Before you lend money, secure the loan and make sure you get repaid with these loan agreements and supporting documents. Download the templates, fill them in and have them signed before you advance the loan funds.
Quite often people who cannot get a loan from the usual sources (such as a bank) turn to family members or close friends to help them out. And you will probably feel a personal obligation to help out. If you offer to draw up a loan agreement or a promissory note, the borrower may feel offended that you don't trust them, that their word isn't good enough for you. This then adds a good measure of guilt to the feeling of obligation. Do not let your personal feelings sway your judgment. There's a reason why a bank won't lend them the money, and for that same reason you shouldn't lend them the money either - not without getting everything in writing first.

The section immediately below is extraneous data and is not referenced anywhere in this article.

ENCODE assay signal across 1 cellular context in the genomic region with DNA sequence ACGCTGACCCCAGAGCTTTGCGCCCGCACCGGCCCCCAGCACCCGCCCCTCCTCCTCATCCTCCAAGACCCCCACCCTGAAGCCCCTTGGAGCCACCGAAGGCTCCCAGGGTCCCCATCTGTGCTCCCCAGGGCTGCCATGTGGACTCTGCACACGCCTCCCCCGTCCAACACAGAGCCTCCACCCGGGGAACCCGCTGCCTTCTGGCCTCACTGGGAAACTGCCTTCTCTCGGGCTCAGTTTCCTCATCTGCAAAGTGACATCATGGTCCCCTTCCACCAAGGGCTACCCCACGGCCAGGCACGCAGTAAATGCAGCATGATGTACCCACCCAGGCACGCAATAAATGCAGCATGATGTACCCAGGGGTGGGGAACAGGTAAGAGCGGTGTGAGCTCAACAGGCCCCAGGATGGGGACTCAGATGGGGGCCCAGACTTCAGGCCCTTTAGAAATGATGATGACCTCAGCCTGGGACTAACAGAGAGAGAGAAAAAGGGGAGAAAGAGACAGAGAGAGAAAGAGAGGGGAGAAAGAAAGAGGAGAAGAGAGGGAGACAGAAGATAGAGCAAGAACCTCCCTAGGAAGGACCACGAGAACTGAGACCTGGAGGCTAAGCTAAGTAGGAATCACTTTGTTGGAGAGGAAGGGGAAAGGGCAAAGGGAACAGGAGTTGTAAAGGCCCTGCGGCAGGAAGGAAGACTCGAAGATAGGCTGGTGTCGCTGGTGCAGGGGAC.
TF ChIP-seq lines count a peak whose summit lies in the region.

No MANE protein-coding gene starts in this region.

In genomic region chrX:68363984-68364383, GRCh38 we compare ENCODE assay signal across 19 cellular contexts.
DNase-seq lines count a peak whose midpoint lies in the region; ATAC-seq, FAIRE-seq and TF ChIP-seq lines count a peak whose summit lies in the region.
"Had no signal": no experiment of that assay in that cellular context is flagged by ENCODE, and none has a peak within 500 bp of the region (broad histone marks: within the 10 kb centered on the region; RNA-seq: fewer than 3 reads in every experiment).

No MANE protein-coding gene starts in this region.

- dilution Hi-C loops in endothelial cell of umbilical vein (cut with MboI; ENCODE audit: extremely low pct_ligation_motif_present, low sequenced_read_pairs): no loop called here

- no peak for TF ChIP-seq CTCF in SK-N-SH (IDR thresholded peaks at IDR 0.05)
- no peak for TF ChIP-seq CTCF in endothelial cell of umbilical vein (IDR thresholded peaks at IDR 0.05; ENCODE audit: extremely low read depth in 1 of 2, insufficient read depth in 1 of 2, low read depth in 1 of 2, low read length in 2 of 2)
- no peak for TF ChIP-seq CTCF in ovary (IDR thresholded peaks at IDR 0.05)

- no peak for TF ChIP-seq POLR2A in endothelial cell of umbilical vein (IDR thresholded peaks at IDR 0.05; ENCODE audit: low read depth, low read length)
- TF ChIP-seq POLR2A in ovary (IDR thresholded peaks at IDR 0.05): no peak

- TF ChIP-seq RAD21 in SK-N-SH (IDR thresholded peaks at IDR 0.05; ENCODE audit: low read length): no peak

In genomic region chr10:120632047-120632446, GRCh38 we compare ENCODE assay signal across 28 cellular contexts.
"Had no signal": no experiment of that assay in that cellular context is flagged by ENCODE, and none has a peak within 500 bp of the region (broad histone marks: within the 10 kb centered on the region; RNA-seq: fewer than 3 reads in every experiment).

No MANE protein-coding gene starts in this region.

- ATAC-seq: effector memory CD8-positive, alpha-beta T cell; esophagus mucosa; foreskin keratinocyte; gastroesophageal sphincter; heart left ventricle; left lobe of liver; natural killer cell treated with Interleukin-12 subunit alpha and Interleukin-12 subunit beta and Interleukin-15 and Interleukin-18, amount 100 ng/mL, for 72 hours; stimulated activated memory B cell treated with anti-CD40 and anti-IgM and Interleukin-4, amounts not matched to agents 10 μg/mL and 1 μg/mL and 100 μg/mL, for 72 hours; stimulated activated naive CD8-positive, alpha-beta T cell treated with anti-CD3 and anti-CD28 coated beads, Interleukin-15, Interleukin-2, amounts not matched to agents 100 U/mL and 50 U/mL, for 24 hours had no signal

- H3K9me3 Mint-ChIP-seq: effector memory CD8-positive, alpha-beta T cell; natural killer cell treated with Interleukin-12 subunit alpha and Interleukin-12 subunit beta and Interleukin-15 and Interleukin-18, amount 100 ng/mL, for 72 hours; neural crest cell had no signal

Set the interest rate at a reasonable level. Check with your bank to see what its prime lending rate is, and add another percentage point. That's as good a rate as the borrower could expect to get on a line of credit. Make sure the regular payments are high enough to pay off the debt within a reasonable time period, but not so high as to be difficult to maintain. And get some collateral security, such as a mortgage, or a pledge of vehicles or other assets which can be sold if the borrower defaults.
If you're lending money to a small business, it is also advisable to obtain Personal Guarantees from the business owners.
- Assignment of Loan Contracts $11.99 ID: 122
- Commercial Loan Proposal Letter $11.99 ID: 7417
- General Assignment of Book Debts $5.99 ID: 205
- Irrevocable Letter of Credit $11.99 ID: 5419
- Priorities Agreement Between Two Lenders $5.99 ID: 219
- Setoff Agreement for Mutual Debts $5.99 ID: 32
- Standstill Agreement for Developer Loan Obligations $27.99 ID: 255
- Subordination Agreement (long form) $17.49 ID: 886
- Subordination Agreement (short form) $5.99 ID: 591